By using an emotional connection with the reader, you place your product/solution in her lap. We can’t help but imagine how life might be better with your product in it.
Solve a big problem with big emotions.
If you solve a small problem you won’t get the gut reaction required to make the sale. Your product becomes a commodity, where the best you can do is compete on price.
Small problems get ‘meh’ emotions.
You want the reader to pause and think about your product only, not scroll for the best price. Toilet paper is a commodity. You don’t want your product to become toilet paper. That model only works for the toilet paper industry.
Paint a Picture in the Reader’s Mind
When you tell an emotional story, put the reader in the middle. Instead of talking-down to the person, or lecturing, tell the story about someone else.
Take a lesson from the Hero’s Journey.
When we read about how someone else tried and failed, or you, the owner, tried and failed—and won—these are the stories that resonate with us. We like a good underdog. Customers love to hear about people just like them.
We want to know we’re not alone. That someone like us can overcome a similar problem. And now the solution to the problem is in front of us. When you give your emotional story in someone else’s life we empathize and engage without feeling like a failure, or a bad person.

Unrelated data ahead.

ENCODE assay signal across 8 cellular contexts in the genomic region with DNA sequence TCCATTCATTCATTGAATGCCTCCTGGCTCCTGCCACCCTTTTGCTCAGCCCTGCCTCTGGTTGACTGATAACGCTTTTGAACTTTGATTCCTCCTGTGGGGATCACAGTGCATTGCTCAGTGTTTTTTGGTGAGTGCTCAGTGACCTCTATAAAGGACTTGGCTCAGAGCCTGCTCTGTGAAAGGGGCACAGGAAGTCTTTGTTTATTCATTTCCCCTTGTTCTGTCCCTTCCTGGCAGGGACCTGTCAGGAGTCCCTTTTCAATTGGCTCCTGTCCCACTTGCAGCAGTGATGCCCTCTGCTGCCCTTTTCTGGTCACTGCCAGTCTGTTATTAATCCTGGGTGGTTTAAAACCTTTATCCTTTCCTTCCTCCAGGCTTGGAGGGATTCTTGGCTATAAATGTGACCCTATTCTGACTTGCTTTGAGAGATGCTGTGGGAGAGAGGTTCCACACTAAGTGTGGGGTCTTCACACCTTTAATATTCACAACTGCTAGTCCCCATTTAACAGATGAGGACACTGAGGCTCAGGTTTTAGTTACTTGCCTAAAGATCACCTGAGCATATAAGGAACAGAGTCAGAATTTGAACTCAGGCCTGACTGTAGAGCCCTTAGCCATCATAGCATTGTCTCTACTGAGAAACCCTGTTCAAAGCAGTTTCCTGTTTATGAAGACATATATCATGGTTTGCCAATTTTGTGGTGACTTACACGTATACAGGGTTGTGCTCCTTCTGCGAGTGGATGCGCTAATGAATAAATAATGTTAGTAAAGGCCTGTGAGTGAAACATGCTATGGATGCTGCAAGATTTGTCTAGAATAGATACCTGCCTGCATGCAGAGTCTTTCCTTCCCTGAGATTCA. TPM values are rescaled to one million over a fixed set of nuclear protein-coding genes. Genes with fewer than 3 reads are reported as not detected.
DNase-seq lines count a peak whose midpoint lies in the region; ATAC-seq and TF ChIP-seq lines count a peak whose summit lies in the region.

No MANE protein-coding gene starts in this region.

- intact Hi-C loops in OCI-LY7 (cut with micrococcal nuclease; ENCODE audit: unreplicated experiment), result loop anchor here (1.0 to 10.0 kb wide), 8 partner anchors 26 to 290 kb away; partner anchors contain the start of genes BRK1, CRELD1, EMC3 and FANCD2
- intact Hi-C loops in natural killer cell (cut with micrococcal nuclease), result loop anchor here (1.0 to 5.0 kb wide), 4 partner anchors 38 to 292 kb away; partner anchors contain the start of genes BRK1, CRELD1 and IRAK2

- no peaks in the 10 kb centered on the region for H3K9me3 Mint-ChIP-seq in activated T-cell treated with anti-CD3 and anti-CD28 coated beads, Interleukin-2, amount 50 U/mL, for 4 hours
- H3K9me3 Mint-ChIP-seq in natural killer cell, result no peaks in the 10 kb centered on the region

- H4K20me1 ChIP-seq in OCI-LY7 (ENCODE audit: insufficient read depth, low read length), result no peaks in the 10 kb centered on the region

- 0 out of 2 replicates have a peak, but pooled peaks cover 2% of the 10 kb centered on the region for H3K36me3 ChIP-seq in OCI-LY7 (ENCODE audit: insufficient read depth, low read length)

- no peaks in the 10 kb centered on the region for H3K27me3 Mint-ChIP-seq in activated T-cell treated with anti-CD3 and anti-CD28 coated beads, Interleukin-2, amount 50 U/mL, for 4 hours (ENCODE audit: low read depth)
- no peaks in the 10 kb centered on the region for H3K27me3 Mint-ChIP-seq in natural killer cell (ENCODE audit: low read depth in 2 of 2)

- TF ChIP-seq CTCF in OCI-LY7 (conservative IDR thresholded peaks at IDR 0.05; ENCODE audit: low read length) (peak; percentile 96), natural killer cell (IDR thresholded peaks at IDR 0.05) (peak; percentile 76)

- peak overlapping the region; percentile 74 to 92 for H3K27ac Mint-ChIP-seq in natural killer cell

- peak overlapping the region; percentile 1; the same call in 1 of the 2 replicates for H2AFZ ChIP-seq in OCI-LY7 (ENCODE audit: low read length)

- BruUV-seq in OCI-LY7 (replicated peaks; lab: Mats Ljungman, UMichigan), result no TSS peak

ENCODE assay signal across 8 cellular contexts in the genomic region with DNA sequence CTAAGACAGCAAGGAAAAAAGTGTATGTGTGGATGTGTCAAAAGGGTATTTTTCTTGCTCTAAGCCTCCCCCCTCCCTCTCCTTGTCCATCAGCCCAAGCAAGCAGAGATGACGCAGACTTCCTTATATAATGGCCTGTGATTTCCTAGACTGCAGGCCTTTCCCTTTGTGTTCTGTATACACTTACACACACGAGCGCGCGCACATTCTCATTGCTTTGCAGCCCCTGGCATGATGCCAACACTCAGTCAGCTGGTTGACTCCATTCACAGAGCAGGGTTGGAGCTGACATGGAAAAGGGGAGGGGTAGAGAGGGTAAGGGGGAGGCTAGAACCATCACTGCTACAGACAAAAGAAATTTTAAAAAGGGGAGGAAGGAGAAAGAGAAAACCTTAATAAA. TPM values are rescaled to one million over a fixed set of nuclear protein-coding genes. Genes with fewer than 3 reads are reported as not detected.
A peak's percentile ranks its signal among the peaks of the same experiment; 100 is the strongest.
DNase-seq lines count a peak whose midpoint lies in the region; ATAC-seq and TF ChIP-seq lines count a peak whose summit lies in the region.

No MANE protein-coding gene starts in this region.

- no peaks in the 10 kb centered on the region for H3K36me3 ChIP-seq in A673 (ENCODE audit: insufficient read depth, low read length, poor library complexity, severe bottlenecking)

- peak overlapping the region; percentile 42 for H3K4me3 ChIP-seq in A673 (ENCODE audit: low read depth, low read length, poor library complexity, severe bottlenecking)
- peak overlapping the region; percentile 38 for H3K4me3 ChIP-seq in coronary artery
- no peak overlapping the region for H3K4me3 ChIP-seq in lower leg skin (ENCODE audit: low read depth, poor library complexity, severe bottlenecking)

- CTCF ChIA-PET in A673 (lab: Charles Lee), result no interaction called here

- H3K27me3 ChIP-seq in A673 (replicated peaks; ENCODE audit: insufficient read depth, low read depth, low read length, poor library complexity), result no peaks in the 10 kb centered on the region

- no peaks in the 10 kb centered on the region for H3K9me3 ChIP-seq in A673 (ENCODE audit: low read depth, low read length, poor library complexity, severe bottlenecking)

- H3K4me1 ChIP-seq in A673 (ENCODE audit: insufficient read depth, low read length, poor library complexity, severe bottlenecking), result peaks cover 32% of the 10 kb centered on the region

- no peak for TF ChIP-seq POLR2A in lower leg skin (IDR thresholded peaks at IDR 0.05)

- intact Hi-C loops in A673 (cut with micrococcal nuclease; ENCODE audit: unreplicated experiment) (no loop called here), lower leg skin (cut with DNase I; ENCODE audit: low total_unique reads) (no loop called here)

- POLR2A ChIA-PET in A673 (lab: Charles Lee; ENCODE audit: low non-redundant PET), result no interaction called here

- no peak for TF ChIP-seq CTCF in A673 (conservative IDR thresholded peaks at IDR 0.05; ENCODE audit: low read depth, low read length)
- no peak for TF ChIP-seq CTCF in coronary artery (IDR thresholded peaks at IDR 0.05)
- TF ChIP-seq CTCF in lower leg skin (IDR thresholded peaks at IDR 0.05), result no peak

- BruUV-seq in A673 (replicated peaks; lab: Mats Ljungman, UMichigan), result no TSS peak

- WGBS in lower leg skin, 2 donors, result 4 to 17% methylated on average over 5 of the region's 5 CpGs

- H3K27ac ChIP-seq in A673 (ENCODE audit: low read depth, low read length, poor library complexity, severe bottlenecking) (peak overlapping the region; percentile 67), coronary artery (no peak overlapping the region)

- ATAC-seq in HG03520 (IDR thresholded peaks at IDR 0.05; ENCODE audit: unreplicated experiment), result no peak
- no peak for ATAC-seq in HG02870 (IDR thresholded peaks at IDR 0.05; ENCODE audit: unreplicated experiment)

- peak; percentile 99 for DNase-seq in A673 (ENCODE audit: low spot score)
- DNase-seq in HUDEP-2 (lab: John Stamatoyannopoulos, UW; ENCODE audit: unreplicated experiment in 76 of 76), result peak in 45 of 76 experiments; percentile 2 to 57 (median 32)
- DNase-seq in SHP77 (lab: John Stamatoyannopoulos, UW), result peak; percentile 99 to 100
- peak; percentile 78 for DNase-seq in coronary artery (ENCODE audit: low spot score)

We’ll put ourselves in the shoes of the protagonist without feeling threatened by some lecture.
- If you sell a financial product show the story of someone down-and-out who later made it, using your product
- If you sell a fitness product, show before and after stories or regular people, just like us
- If you sell a relationship product tell stories of regular people who struggled before, then find true love, using your product
- If you sell a budgeting app, tell the story of a regular person who’s neck-deep in debt, but overcame her bills in record time, with a few clicks on your app
We call this the escape-arrival framework.
We start the process with an emotional ‘before’ story, painting the ordinary world without your product. Then, we twist the knife and show what the customer’s future might look like if she continues the same path. Finally, we provide an alternative–your product–as the solution (and arrival) to a better life.
We make buying decisions with emotions and rationalize our non-rational behavior later.
If you meet the customer where she’s at, right now, you’ll have a better chance of selling her on the idea of your product as a solution. You won’t have to compete on price. Your product won’t be seen as a commodity.
When you adopt emotion-based marketing we help the customer make the buying decision faster.
August Birch is an author, email expert, and entrepreneur from Michigan, USA. As a self-appointed guardian of writers and creators, August teaches indies how to make more work that sells and sell more work once it’s made. When he’s not writing or teaching, August carries a pocket knife and shaves his head with a safety razor.